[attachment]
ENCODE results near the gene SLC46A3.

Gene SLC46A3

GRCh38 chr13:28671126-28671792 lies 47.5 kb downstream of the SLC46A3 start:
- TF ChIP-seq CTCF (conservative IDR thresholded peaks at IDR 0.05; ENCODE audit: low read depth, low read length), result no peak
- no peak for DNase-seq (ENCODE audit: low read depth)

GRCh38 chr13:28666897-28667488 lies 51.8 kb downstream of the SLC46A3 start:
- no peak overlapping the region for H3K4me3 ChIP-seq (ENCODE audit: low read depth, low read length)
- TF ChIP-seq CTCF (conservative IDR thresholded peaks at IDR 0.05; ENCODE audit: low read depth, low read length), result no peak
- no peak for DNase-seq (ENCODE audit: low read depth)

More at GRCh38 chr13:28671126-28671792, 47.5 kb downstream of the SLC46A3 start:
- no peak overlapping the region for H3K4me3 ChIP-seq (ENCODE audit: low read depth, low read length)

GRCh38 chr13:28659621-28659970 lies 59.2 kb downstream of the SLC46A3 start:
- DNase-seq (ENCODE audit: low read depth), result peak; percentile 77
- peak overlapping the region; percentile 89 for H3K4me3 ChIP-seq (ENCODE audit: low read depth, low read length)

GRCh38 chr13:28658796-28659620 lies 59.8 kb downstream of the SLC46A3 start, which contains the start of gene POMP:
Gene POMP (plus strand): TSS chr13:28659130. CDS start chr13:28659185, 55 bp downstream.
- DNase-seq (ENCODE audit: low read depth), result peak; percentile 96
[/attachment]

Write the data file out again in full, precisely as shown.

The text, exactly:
ENCODE results near the gene SLC46A3.

Gene SLC46A3

GRCh38 chr13:28671126-28671792 lies 47.5 kb downstream of the SLC46A3 start:
- TF ChIP-seq CTCF (conservative IDR thresholded peaks at IDR 0.05; ENCODE audit: low read depth, low read length), result no peak
- no peak for DNase-seq (ENCODE audit: low read depth)

GRCh38 chr13:28666897-28667488 lies 51.8 kb downstream of the SLC46A3 start:
- no peak overlapping the region for H3K4me3 ChIP-seq (ENCODE audit: low read depth, low read length)
- TF ChIP-seq CTCF (conservative IDR thresholded peaks at IDR 0.05; ENCODE audit: low read depth, low read length), result no peak
- no peak for DNase-seq (ENCODE audit: low read depth)

More at GRCh38 chr13:28671126-28671792, 47.5 kb downstream of the SLC46A3 start:
- no peak overlapping the region for H3K4me3 ChIP-seq (ENCODE audit: low read depth, low read length)

GRCh38 chr13:28659621-28659970 lies 59.2 kb downstream of the SLC46A3 start:
- DNase-seq (ENCODE audit: low read depth), result peak; percentile 77
- peak overlapping the region; percentile 89 for H3K4me3 ChIP-seq (ENCODE audit: low read depth, low read length)

GRCh38 chr13:28658796-28659620 lies 59.8 kb downstream of the SLC46A3 start, which contains the start of gene POMP:
Gene POMP (plus strand): TSS chr13:28659130. CDS start chr13:28659185, 55 bp downstream.
- DNase-seq (ENCODE audit: low read depth), result peak; percentile 96